Prager derides the use of the Qur’an as an “act of hubris” that “perfectly exemplifies multiculturalist activism — my culture trumps America’s culture”. What he refuses to understand is that America’s culture is not based on the Bible in any legal sense. On the contrary, it is based on the very principle Ellison intends to uphold, the principle of individual freedom to choose which religion one will practice. That, not the most radical and ignorant wing of Christianity, is the true “unifying value system” to which Prager refers that “underlies American civilization”.
Devotees of multiculturalism and political correctness who do not see how damaging to the fabric of American civilization it is to allow Ellison to choose his own book need only imagine a racist elected to Congress. Would they allow him to choose Hitler’s “Mein Kampf,” the Nazis’ bible, for his oath? And if not, why not? On what grounds will those defending Ellison’s right to choose his favorite book deny that same right to a racist who is elected to public office?
The answer is simple: If a racist was elected to Congress, then no, there is no constitutional means to forbid them from taking the oath of office on a copy of Mein Kampf. In America we do not and cannot outlaw speech just because we disagree with it, no matter how repugnant or vile the ideas which that speech advocates may be. On the other hand, if an outspoken racist legitimately was elected to Congress, then I think America would have far more serious problems than which book that person chose to take the oath of office on.
On the lighter side, a recent post on Americans United’s blog titled Falwell’s Flub brought my attention to an amusing story. It seems that the public schools in Albemarle County, Virginia, have a “backpack mail” program where teachers put fliers announcing local events in students’ backpacks. The father of two students in the school wanted to use this program to distribute literature about his church’s vacation Bible school. (I note, parenthetically, that many evangelical Christians share one very rude trait with spammers: their relentless effort to invade any public forum and turn it to their own uses, even if the forum was not created for such a purpose.) When the school denied this request, Jerry Falwell’s Liberty Counsel legal group threatened to sue, and the school backed down.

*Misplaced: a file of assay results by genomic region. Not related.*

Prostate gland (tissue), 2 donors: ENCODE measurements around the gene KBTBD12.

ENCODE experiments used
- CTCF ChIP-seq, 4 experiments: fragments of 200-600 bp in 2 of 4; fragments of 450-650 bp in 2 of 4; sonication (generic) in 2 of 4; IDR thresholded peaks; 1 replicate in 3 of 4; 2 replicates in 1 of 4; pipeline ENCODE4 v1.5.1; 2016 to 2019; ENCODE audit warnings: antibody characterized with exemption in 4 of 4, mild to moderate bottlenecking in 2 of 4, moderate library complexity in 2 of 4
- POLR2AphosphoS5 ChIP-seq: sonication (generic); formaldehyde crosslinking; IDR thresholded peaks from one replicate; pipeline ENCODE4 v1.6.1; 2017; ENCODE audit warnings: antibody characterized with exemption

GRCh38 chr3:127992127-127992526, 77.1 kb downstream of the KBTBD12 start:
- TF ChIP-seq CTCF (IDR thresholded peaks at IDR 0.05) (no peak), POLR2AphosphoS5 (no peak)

But America has no official religion, and if such an opportunity is open to one religious group, it must be open to all. Now Albemarle County students are coming home with fliers inviting them to attend a pagan celebration of the winter holidays, thanks to a shrewd local Unitarian church. Predictably, the local conservative Christians have suddenly acquired an understanding of why separating church and state is important. One such blogger, mentioned in the AU article but not cited, fumes that this is an “educational experience my children don’t need”, and announces, “I don’t know – yet – what to do or who to talk to but I will not step aside.”
Allow me to advise you, ma’am: I suggest you contact Americans United for Separation of Church and State. After all, to be perfectly frank, they saw the value of church-state separation long before you did. Isn’t it amusing that the same Christian groups who work so hard to establish religion in government so quickly wise up to the unfairness of it all when the beliefs that end up being established are not the ones they would have preferred?
Other posts in this series: